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People were scattered across the Iowa State campus throughout the day on March 30 enjoying the weather. A day before, President Donald Trump said he was extending the social distancing order another 30 days through April.

Iowa State students have said they are excited but nervous to come back to campus in the middle of a pandemic. 

In an email sent to faculty members Wednesday afternoon, Senior Vice President and Provost Jonathan Wickert announced detailed plans pertaining to faculty and staff regarding Iowa State’s reopening. 

“I can say that the university is working hard to make sure that campus is ready for the fall semester and I look forward to seeing everyone soon,” said Student Body President, planning committee member and junior in political science Morgan Fritz.

More detail was also provided regarding alternative work arrangements for those that are high risk for COVID-19. This goes along with the launch of “Cyclones Care,” an initiative that encourages students, faculty and staff to remain vigilant and practice sanitary health behaviors such as wearing face coverings and frequently washing hands while both on and off campus. 

Students are excited about the plan to return to campus but are nervous about how smoothly the transition will go with new health measures and recommendations. 

“This can be scary because some of us have been doing the most to keep ourselves safe. Going forward I am most excited to see what our testing capabilities are going to look like, but as of right now I think that we are building the foundations of a very solid plan,” said junior marketing major Emma Plum.

Wickert said in the email that no instructor will be forced to teach in-person classes, but also reminds them “The hallmark of Iowa State’s academic experience is a rich, on-campus environment that includes world-class instruction, blending practical and critical thinking skills, as well as high impact experiential learning opportunities that prepare students to succeed after graduation.”

Alyssa Ivy, a senior in animal ecology, said she will be applying to veterinary school this year and is grateful she still has the option to foster in-person relationships with professors.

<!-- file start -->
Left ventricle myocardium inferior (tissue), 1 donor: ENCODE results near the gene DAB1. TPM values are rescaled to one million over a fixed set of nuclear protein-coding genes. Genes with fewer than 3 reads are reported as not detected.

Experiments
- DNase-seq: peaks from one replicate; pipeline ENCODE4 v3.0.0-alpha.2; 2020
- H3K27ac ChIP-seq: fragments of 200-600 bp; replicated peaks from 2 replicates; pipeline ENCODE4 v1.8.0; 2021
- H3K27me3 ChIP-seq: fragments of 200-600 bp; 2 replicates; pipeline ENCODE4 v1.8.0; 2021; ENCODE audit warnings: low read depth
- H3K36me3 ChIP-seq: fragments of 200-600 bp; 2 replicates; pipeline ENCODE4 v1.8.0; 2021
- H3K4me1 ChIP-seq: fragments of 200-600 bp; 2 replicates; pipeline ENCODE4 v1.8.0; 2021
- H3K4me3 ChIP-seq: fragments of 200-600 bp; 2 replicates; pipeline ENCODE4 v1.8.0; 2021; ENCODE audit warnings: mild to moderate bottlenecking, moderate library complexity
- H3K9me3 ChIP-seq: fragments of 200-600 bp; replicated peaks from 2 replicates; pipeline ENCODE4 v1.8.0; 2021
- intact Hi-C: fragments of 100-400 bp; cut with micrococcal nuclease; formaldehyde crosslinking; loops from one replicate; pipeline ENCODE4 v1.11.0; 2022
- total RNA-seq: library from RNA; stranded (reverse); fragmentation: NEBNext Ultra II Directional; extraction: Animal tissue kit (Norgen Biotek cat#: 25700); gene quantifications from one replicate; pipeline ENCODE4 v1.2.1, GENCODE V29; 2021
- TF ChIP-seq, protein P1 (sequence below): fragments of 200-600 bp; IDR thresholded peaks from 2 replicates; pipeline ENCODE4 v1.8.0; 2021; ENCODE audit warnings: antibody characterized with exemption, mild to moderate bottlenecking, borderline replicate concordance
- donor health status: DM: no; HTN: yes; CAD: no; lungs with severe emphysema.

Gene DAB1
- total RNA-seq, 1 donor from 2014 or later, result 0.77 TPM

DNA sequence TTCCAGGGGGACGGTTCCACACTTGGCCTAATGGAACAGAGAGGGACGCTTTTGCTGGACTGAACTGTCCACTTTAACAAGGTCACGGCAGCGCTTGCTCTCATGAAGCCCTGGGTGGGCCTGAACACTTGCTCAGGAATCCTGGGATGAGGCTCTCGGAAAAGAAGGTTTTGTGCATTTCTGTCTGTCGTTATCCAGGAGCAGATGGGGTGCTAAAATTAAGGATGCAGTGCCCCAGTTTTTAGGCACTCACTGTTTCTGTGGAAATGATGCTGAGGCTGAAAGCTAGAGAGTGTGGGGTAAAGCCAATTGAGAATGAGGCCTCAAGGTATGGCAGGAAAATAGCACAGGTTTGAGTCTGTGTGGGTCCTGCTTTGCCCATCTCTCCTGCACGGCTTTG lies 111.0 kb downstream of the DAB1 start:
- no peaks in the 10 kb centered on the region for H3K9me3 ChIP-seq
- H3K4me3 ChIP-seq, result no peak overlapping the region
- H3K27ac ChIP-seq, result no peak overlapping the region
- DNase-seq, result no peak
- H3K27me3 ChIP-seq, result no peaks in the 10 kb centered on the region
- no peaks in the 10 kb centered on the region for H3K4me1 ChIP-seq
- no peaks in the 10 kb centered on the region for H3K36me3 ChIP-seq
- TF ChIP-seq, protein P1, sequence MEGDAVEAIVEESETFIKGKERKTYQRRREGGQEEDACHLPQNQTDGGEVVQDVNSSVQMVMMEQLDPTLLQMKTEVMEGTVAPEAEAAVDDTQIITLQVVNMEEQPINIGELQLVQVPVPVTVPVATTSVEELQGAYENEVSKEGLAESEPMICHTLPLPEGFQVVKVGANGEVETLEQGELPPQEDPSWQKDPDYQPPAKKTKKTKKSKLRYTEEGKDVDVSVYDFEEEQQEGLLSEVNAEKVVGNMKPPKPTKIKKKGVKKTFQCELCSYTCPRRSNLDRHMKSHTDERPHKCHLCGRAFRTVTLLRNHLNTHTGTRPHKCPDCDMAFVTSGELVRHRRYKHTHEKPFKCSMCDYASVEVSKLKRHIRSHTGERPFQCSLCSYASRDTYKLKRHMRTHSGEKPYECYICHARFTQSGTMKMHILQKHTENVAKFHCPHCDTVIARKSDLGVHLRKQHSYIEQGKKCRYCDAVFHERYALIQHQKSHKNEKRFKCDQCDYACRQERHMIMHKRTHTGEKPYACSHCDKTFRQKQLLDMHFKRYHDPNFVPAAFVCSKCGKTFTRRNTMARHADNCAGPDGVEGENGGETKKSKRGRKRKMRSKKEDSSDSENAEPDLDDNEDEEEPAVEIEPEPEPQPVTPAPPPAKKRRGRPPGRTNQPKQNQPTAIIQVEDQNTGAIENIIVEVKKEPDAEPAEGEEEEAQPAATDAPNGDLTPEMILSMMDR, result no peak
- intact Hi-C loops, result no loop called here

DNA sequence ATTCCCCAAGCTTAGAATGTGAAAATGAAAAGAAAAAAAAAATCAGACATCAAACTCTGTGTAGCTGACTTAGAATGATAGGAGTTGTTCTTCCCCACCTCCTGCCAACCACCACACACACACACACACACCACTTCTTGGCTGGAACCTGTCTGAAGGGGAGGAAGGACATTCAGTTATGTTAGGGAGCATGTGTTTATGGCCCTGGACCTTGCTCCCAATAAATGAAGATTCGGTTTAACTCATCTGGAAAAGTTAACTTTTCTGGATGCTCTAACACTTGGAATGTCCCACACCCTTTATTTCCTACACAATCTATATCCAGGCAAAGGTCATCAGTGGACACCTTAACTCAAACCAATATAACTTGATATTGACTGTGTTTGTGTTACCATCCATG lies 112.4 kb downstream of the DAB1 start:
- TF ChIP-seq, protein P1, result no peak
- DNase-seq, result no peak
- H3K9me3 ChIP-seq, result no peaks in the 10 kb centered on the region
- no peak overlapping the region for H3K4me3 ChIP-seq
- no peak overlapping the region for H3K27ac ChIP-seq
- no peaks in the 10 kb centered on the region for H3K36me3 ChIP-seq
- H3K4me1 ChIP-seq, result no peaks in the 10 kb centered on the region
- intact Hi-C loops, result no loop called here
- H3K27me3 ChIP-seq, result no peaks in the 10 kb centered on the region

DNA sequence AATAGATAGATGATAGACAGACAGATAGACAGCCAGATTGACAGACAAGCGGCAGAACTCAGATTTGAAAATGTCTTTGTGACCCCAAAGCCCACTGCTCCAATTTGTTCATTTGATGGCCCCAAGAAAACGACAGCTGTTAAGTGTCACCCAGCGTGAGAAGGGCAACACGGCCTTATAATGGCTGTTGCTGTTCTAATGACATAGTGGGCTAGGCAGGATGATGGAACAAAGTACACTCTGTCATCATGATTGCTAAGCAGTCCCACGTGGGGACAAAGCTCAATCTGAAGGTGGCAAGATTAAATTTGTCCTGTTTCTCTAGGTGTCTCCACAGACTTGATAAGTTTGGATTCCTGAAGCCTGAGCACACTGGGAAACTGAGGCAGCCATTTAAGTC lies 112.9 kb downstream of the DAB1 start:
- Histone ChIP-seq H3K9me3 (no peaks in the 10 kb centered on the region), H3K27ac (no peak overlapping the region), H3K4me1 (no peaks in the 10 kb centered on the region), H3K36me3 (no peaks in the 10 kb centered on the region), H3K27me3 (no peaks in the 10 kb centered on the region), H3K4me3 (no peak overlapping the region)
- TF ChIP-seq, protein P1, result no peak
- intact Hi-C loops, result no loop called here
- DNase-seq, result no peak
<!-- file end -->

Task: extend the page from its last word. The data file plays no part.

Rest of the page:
“I’m glad that the university is trying to create a blended delivery format for the fall,” Ivy said. “I’m planning on applying to veterinary school soon, so being able to still interact face to face with my professors and create those relationships is crucial in order to have people to write letters of recommendation.” 

Ivy is also one of many that works as well as attends school and said she needs more information so she can plan accordingly. 

“I’m a bit stressed about how the semester will end up going in terms of figuring out which classes will actually be meeting versus which ones will be online,” Ivy said. “I work two jobs outside of school, so being able to plan ahead is pretty important.” 

Large lecture-based classes will be completed online and may also accompany small-group learning opportunities that could be conducted either online or in person. Medium and small-sized classes will be taught either in person or in a hybrid format of online and in-person instruction. All in-person instruction must follow safety procedures. 

Specified safety procedures include limiting class size, a recommendation of face coverings, enhanced and more frequent cleaning, new protocols for entering/exiting classrooms, more space within the classroom and the use of plexiglass panels.

Plum said she is happy to see plans coming together.

“I am glad that the university is seeming to take some big steps in its reopening plan and I’m glad to see that some very necessary precautions are being taken in order to make in-person classes feasible,” Plum said. “What makes me nervous is that a lot of precautions on our end as students seem more 'recommended' than 'required' and I don’t know how seriously some of my peers will take those recommendations.” 

Wickert also announced a change in class times to avoid congestion in hallways and on buses. Classes will remain the same length and continue on Labor Day to help make up for the fact that the semester will be two weeks shorter than usual. 

The plan also takes into account the possibility of absences in the event of another significant outbreak in the fall. Instructors and departments are requested to have a backup plan, such as having a secondary instructor ready to step in and teach the class if necessary. 

University Resources also has a plan in case of extended absences of faculty members due to being sick, being directed to quarantine or having to care for a sick family member. 

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